Inside the Dream Palace: The Life and Times of New York’s Legendary Chelsea Hotel

Sherill Tippins. Houghton Mifflin Harcourt, $30 (448p) ISBN 978-0-618-72634-9
In this wide-ranging history, literary biographer Tippins explores the Chelsea Hotel’s role as a refuge for artists and eccentrics for over a century. Built in 1884 by a French architect, Philip Hubert, who had been deeply influenced by the utopian philosopher Charles Fourier, the Chelsea immediately became a center of counter-culture in New York City. Evolving and devolving through two world wars, the Great Depression, and ever-changing management, the Chelsea somehow managed to provide a haven for bohemians from around the world, even as the rooms were subdivided, the plumbing decayed, and pimps, junkies, and dealers roamed the halls. Tippins smoothly conveys the atmosphere at the Chelsea in its early days through her descriptions of Gilded Age luminaries like William Dean Howells, while she focuses on the hard-drinking Thomas Wolfe and the suave composer Virgil Thomson in her treatment of the Depression era. However, the prose comes fully alive as Tippins documents the shifting currents of New York bohemia in the decades after WWII. The list of luminaries who helped to create the Chelsea magic include Arthur Miller, Arthur C. Clarke, Edie Sedgwick, Harry Smith, Bob Dylan, Robert Mapplethorpe, Jack Kerouac, and many, many others—a veritable who’s-who of American postwar artists. A fascinating account of how a single building in New York City nurtured a community of freaks, dreamers, and outcasts whose rejection of the status quo helped to transform it. (Dec.)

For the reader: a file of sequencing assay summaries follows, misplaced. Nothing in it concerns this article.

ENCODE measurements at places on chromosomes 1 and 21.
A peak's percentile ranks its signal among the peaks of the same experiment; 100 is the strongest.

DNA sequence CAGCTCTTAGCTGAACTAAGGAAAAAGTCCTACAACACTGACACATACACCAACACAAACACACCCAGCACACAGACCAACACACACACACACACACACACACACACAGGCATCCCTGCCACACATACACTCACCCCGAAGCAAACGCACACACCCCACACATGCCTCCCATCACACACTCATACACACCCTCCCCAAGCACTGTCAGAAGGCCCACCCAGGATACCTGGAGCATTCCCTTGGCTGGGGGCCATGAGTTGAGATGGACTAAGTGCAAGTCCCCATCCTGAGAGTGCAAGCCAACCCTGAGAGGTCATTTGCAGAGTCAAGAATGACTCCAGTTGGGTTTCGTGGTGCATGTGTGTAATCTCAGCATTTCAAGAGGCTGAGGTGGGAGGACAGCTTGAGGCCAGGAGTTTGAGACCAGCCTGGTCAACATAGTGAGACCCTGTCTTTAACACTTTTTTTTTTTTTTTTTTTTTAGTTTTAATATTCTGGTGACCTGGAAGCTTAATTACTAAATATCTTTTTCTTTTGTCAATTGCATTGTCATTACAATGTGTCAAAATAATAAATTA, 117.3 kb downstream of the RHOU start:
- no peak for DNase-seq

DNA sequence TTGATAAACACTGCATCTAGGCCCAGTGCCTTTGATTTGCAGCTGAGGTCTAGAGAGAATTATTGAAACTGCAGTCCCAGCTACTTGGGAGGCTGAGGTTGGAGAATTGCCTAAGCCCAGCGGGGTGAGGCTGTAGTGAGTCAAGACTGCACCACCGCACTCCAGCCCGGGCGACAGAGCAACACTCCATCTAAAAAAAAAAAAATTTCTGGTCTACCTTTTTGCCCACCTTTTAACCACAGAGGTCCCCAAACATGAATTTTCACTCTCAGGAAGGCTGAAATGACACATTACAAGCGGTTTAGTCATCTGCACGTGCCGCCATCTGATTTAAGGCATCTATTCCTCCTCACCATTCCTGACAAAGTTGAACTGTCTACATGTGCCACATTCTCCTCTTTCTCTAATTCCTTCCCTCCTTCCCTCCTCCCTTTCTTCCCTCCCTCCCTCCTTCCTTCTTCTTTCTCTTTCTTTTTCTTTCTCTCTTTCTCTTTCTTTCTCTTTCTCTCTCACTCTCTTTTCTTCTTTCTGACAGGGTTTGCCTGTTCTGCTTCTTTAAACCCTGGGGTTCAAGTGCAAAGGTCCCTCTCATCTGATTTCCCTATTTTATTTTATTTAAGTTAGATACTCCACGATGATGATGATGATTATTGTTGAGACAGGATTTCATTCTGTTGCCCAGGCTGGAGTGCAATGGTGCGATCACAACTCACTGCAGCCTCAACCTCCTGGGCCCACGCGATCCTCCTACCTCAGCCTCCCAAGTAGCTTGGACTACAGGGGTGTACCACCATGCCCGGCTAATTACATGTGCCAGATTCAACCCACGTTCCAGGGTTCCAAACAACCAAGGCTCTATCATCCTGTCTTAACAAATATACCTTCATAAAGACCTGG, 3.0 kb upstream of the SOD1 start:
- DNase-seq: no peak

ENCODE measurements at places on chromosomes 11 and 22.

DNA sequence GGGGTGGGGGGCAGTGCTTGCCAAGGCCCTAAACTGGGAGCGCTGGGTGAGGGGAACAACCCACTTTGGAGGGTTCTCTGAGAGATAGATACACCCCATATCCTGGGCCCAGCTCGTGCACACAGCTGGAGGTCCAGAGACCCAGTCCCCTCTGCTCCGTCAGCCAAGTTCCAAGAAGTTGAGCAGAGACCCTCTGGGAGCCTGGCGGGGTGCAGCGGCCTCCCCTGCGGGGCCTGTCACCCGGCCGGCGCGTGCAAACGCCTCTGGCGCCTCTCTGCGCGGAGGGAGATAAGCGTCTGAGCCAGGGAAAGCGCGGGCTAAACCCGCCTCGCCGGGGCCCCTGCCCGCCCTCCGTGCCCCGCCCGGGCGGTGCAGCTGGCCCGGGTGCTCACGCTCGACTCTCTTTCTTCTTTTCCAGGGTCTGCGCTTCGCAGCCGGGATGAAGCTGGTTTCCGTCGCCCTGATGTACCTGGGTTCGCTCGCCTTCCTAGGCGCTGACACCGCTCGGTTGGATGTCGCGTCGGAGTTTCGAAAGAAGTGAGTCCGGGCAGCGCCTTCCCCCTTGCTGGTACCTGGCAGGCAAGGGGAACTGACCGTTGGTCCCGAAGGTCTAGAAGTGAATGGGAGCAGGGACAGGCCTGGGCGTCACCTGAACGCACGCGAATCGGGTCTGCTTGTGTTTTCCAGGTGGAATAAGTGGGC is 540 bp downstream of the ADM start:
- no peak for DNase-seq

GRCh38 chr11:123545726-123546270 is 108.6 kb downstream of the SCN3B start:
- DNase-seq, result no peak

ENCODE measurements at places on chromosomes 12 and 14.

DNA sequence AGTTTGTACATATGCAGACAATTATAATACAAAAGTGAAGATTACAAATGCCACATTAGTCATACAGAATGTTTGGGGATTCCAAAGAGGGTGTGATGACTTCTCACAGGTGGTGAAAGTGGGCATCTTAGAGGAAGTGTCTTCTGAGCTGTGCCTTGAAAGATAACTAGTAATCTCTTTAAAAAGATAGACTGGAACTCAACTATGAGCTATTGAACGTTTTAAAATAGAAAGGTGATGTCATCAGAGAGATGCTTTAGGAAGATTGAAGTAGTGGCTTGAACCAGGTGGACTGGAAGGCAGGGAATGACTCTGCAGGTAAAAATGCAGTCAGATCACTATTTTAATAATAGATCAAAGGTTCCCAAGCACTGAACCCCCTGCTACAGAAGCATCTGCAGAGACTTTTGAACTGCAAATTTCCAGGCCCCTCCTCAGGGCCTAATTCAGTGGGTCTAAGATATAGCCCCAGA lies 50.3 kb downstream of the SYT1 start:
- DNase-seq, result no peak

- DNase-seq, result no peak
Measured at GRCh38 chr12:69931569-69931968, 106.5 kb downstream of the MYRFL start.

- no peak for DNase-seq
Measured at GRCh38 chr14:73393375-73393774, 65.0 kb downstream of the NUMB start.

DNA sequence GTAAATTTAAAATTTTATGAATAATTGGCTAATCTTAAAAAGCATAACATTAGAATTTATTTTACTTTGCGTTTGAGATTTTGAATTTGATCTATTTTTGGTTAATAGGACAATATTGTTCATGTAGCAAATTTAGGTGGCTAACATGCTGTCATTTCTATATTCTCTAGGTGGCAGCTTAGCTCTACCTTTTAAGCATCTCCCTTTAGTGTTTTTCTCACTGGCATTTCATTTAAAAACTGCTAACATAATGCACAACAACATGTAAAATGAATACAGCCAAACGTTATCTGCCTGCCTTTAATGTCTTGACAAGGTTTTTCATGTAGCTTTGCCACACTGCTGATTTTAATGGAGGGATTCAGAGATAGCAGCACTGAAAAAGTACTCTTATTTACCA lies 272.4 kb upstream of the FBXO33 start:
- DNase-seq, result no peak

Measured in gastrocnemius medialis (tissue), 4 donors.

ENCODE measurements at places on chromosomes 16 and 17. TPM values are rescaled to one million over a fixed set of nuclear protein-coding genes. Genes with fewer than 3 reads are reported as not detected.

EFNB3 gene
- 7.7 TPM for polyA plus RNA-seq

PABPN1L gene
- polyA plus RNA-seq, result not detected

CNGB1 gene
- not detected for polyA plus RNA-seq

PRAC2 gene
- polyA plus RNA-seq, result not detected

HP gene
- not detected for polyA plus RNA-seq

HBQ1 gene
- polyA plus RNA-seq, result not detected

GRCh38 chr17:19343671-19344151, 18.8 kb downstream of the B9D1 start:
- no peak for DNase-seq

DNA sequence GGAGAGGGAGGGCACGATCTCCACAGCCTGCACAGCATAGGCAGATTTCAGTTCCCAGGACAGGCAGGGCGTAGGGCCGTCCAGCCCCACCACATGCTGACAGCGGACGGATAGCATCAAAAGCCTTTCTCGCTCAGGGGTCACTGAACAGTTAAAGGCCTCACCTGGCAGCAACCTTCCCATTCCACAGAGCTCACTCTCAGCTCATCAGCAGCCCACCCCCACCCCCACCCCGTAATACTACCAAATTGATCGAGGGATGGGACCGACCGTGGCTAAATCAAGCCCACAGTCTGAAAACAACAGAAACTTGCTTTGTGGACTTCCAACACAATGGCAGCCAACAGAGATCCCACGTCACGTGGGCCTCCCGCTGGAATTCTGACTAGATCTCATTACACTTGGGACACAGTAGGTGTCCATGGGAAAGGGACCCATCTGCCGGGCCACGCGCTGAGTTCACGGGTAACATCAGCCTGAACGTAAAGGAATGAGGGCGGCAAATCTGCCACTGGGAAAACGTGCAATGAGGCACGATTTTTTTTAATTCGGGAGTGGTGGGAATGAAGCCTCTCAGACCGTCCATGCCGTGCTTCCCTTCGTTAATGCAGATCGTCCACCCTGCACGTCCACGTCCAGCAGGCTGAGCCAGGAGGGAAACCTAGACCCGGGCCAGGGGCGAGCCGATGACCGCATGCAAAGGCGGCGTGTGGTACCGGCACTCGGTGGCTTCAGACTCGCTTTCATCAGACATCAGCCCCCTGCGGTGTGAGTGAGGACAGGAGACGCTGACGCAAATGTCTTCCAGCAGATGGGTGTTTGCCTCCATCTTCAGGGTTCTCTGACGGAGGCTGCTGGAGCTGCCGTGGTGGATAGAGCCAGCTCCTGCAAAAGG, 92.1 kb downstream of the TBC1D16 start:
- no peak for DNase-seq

Reviewed on: 08/05/2013
Release date: 12/03/2013
Genre: Nonfiction
Hardcover - 448 pages - 978-0-7432-9561-1
Open Ebook - 288 pages - 978-0-544-00306-4
Paperback - 457 pages - 978-0-544-33447-2
Paperback - 480 pages - 978-1-4165-2754-1
MP3 CD - 978-1-5226-6698-1
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